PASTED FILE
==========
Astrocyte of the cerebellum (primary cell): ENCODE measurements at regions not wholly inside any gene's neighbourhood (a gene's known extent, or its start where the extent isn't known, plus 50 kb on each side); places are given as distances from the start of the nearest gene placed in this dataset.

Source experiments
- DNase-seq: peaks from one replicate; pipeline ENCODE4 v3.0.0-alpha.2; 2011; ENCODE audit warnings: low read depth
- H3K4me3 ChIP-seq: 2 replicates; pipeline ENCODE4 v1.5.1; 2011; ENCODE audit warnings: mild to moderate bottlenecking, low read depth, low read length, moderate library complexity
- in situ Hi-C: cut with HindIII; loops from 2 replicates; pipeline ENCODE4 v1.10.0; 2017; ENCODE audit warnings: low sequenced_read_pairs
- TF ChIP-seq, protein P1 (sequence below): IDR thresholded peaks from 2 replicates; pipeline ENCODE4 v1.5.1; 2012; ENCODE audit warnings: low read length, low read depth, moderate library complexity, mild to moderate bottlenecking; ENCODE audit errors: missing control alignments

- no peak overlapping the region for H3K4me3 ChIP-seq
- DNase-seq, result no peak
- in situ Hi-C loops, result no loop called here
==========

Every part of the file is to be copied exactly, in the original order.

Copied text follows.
Astrocyte of the cerebellum (primary cell): ENCODE measurements at regions not wholly inside any gene's neighbourhood (a gene's known extent, or its start where the extent isn't known, plus 50 kb on each side); places are given as distances from the start of the nearest gene placed in this dataset.

Source experiments
- DNase-seq: peaks from one replicate; pipeline ENCODE4 v3.0.0-alpha.2; 2011; ENCODE audit warnings: low read depth
- H3K4me3 ChIP-seq: 2 replicates; pipeline ENCODE4 v1.5.1; 2011; ENCODE audit warnings: mild to moderate bottlenecking, low read depth, low read length, moderate library complexity
- in situ Hi-C: cut with HindIII; loops from 2 replicates; pipeline ENCODE4 v1.10.0; 2017; ENCODE audit warnings: low sequenced_read_pairs
- TF ChIP-seq, protein P1 (sequence below): IDR thresholded peaks from 2 replicates; pipeline ENCODE4 v1.5.1; 2012; ENCODE audit warnings: low read length, low read depth, moderate library complexity, mild to moderate bottlenecking; ENCODE audit errors: missing control alignments

- no peak overlapping the region for H3K4me3 ChIP-seq
- DNase-seq, result no peak
- in situ Hi-C loops, result no loop called here